Environmental Sustainability in Large Firms and SMEs in Cyprus

Environmental Sustainability in Large Firms and SMEs in Cyprus

Ioanna Papasolomou (University of Nicosia, Cyprus), Maria Ioannou (University of Nicosia, Cyprus), Maria Kalogirou (University of Nicosia, Cyprus), Panayiotis Christophi (University of Nicosia, Cyprus) and Theodosis Kokkinos (University of Nicosia, Cyprus)
DOI: 10.4018/978-1-5225-7715-7.ch015

Abstract

The chapter begins by defining corporate social responsibility and explains its close relationship with environmental sustainability. Then discussion focuses on defining and explaining the underlying principles of environmental sustainability and examining it from a marketing orientation perspective arguing that a strong marketing orientation has the potential to motivate businesses to engage in environmentally sustainable business practices. The chapter then provides some empirical evidence derived from an exploratory case study carried out in Cyprus aimed at revealing the perceptions and experiences of managers of four large and four SMEs regarding the practice of environmental sustainability.
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Introduction

Corporate social responsibility (CSR) has acquired an unquestionably high degree of importance for businesses and their stakeholders over the last decades. Businesses are developing best practices for building socially responsible competences in response to increased consumer concerns regarding unethical and irresponsible business activities. There is also heightened concern for the natural environment among consumers, which encourages businesses to adopt sustainable marketing and through that demonstrate greater social and environmental concern to meet the present needs of consumers and businesses while also preserving or enhancing the ability of future generations to meet their needs (Kotler and Armstrong 2018). Some businesses have been quick to accept concepts like environmental sustainability, and have integrated environmental issues into their organizational activities. Others though have stayed behind. Responsible managers must assess whether their actions are sustainable not only at present but also in the long run. Sustainable marketing demands for socially and environmentally responsible actions that meet the present needs of consumers and businesses while also preserving or enhancing the ability of future generations to meet their needs. The increased trend for customers to become more environmentally aware and demand eco-friendly products and services, can stimulate the adoption of a market orientation within an organisation. It can also have the potential to give to the firm the ability to identify this change in customer demand and the ability to respond by implementing environmentally sustainable business activities such as green supply chain management practices. Market orientation is not inherently an environmental sustainability strategy. Effort needs to be invested in researching customers’ needs and using this knowledge and understanding to develop appropriate business strategies and practices.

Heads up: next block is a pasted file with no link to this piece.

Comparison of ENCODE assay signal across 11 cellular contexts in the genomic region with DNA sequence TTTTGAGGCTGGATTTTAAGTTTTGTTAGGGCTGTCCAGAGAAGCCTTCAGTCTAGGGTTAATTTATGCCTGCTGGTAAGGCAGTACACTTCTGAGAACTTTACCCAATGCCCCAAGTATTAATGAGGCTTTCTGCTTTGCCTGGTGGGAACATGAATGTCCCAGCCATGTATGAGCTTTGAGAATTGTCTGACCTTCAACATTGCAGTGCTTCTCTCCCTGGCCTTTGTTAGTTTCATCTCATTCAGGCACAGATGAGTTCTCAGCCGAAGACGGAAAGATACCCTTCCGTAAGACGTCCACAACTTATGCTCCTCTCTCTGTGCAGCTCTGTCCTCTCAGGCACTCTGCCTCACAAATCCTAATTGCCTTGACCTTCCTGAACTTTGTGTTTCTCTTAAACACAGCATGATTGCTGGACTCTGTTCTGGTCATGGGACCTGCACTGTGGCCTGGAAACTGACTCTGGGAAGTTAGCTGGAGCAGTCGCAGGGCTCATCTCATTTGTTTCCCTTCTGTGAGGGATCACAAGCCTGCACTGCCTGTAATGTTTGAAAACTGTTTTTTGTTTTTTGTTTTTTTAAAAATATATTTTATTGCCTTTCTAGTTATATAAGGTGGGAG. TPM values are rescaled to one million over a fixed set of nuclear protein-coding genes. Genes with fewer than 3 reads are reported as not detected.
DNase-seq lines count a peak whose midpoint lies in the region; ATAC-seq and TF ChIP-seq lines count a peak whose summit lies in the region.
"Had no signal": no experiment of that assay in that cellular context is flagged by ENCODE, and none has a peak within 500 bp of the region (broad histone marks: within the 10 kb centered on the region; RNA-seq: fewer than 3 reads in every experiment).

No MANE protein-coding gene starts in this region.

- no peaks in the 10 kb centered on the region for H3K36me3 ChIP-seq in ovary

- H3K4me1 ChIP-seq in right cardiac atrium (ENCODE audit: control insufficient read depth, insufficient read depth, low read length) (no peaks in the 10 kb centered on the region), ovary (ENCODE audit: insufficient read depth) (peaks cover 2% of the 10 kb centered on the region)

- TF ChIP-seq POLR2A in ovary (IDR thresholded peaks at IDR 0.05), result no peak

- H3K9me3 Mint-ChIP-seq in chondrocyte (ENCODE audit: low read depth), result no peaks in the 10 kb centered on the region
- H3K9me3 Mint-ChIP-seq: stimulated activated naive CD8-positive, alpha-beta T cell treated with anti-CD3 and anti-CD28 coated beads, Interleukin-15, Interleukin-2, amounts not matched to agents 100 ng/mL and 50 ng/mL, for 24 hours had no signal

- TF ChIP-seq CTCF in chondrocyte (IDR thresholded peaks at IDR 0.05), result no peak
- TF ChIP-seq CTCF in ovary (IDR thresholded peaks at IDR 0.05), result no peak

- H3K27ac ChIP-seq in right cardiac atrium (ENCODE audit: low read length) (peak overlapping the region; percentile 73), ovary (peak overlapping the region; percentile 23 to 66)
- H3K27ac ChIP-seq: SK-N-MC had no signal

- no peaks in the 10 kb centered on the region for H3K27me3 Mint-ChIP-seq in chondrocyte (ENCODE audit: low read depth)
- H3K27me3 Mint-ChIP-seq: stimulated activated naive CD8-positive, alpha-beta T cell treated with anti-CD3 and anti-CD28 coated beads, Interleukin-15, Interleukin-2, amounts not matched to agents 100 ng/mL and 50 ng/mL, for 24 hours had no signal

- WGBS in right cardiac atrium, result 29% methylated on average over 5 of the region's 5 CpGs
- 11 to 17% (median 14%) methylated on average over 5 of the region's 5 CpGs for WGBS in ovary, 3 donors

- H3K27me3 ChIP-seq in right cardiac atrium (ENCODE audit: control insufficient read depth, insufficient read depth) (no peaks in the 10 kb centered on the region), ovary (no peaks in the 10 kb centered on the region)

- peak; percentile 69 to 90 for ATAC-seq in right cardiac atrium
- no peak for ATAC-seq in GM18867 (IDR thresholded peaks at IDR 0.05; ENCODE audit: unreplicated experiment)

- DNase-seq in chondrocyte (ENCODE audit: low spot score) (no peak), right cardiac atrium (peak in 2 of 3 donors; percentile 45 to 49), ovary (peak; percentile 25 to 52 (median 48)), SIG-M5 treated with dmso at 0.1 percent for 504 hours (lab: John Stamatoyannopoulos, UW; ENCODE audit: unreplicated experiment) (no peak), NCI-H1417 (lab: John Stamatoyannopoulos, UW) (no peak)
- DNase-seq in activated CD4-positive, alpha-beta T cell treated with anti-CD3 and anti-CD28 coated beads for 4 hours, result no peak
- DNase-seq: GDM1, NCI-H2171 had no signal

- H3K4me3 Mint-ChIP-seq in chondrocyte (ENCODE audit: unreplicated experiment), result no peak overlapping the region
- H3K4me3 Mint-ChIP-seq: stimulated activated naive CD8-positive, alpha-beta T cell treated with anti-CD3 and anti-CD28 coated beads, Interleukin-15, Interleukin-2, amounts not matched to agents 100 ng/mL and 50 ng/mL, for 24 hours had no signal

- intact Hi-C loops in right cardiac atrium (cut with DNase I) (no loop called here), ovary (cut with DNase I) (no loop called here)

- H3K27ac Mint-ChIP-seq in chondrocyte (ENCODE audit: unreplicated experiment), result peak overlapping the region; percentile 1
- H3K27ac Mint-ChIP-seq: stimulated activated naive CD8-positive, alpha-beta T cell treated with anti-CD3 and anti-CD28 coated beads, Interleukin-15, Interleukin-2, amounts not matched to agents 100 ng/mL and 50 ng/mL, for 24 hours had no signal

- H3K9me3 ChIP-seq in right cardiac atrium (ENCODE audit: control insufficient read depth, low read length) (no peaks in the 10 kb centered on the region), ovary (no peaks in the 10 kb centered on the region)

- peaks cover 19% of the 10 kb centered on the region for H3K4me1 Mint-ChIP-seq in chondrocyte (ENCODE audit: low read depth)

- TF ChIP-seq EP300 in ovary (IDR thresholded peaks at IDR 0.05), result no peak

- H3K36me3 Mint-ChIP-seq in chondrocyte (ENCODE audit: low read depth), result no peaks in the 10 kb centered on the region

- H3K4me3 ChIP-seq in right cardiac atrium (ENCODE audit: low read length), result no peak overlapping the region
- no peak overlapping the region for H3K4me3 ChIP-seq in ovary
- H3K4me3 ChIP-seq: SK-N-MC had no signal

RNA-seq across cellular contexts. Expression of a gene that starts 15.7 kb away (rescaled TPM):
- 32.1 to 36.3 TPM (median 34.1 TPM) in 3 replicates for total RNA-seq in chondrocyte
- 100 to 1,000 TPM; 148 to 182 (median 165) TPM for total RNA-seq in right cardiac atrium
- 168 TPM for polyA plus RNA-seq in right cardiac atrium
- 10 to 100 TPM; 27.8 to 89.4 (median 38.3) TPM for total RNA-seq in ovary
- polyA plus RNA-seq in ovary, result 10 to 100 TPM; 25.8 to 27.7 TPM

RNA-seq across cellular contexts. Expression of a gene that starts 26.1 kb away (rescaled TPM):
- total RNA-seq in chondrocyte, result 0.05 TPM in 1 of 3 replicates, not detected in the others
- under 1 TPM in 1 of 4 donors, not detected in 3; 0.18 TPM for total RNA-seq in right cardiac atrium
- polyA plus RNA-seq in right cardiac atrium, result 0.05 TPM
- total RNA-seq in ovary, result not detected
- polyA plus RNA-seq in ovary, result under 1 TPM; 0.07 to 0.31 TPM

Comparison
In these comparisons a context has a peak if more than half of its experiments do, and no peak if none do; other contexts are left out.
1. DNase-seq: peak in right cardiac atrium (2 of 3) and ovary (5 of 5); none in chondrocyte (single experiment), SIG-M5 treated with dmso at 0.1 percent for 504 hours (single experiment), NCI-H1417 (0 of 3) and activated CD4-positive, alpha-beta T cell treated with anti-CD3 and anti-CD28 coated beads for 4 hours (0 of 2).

Over the years, growing attention has been given to the ethical, environmental and social dimensions of business, most often under the CSR umbrella. There are many different views on what social responsibility entails. Kolk, (2010) claims that: “definitions abound, no clear consensus regarding the exact meaning, while various new/related (sub) concepts have been emerging as well.” A possible distinction can perhaps be made between those definitions that perceive CSR to encompass activities to advance a social cause beyond compliance (e.g. Portney, 2008, Rodriguez et al., 2006), and those that do not focus so much on the voluntary nature beyond the law but rather, more broadly, as managing a firm in such a way that it can be “economically profitable, law abiding, ethical and socially supportive” (Carroll, 1999, p. 286). It seems though that overall, Votaw's 1973 characterization still seems valid: “The term (social responsibility) is a brilliant one: it means something, but not always the same thing, to everybody. To some it conveys the idea of legal responsibility or liability; to others, it means socially responsible behavior in an ethical sense; to still others, the meaning transmitted is that of ‘responsible for’ in a causal mode; many simply equate it with a charitable contribution…a few see it as a sort of fiduciary duty imposing higher standards of behavior on the businessmen than on citizens at large.” (quoted in Carroll, 1999, p. 280).

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